SPRINGFIELD, Ill. (AP) — A former Democratic leader in the Illinois House of Representatives pleaded guilty Wednesday in a bribery scheme that cost him his political career and could send him to prison for 20 years.
Luis Arroyo entered the plea in U.S. District Court in Chicago to one count of depriving the public of his honest services through a scam that involved popular but technically illegal “sweepstakes” games and entwined a state senator and the son-in-law of a once-powerful Cook County politician.
The so-called blind plea, offered without knowing of the sentence he will receive, could land the 67-year-old Chicago Democrat in prison for 20 years and cost him a $250,000 fine. Sentencing was set for Feb. 18.
Arroyo was charged with bribery in October 2019 after federal prosecutors announced he had paid a $2,500 bribe to an unnamed state senator who was wearing a recording device. He resigned the next month from the House seat he had held for nearly 13 years while rising to a leadership position.
A follow-up indictment filed last year added wire and mail fraud charges against Arroyo and lodged similar charges against James T. Weiss, the son-in-law of former Cook County Democratic leader Joseph Berrios.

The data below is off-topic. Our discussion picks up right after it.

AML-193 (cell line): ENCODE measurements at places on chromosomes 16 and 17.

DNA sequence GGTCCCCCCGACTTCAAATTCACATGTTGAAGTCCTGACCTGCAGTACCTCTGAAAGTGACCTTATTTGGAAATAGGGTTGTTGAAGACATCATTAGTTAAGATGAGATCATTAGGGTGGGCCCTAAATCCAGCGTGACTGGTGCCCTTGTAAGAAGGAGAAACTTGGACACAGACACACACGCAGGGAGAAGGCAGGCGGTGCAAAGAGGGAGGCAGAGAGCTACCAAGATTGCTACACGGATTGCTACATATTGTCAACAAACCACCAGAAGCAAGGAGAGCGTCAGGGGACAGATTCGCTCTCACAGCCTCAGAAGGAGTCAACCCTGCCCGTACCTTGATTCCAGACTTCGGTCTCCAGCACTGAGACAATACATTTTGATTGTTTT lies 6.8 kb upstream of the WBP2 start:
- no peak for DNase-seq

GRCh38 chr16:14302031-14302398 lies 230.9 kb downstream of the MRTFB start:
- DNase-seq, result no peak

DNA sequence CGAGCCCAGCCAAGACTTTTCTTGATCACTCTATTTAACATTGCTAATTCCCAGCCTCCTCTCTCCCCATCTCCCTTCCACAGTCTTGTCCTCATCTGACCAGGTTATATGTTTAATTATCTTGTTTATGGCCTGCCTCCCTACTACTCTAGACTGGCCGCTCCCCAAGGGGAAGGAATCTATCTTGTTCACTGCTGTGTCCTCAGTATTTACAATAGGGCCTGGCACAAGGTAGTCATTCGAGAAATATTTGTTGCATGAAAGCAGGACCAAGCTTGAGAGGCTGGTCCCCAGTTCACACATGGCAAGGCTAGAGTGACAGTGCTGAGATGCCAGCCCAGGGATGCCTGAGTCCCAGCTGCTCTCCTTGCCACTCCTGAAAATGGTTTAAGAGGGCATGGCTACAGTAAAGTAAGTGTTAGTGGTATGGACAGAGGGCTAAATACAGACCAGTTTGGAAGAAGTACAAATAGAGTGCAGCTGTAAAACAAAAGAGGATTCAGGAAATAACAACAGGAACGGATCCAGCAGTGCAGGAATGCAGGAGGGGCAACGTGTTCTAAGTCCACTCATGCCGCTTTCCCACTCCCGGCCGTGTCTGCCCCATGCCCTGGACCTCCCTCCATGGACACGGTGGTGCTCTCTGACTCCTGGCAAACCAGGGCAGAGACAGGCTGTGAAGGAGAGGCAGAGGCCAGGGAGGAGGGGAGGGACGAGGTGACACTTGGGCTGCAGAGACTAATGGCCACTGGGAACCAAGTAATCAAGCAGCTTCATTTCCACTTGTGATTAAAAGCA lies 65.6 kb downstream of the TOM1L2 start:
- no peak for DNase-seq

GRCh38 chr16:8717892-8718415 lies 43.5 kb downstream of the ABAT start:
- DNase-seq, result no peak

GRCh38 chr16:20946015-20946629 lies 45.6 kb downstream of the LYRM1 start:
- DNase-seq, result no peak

Weiss allegedly began paying Arroyo bribes in November 2018 in exchange for the lawmakers' support of legislation favorable to sweepstakes machines, a specialty of Weiss' company. Not technically gambling instruments, they proliferate even though state regulators have declared them illegal.
Needing an ally in the Senate, Arroyo approached a then-veteran member of that chamber who was cooperating with the FBI for leniency in a false tax return investigation. The senator recorded a meeting with Arroyo in which the two agreed to $2,500-per-month in kickbacks for the senator's complicity.
Citing anonymous sources, the Chicago Sun-Times and Chicago Tribune identified the senator as Democrat Terry Link of Vernon Hills, who repeatedly denied the label. But Link pleaded guilty in September 2020 to filing a false tax return before resigning his post. The FBI announced Link had been cooperating with the government criminal investigation and prosecutors indicated they would seek probation if his help continued in good faith.
The Associated Press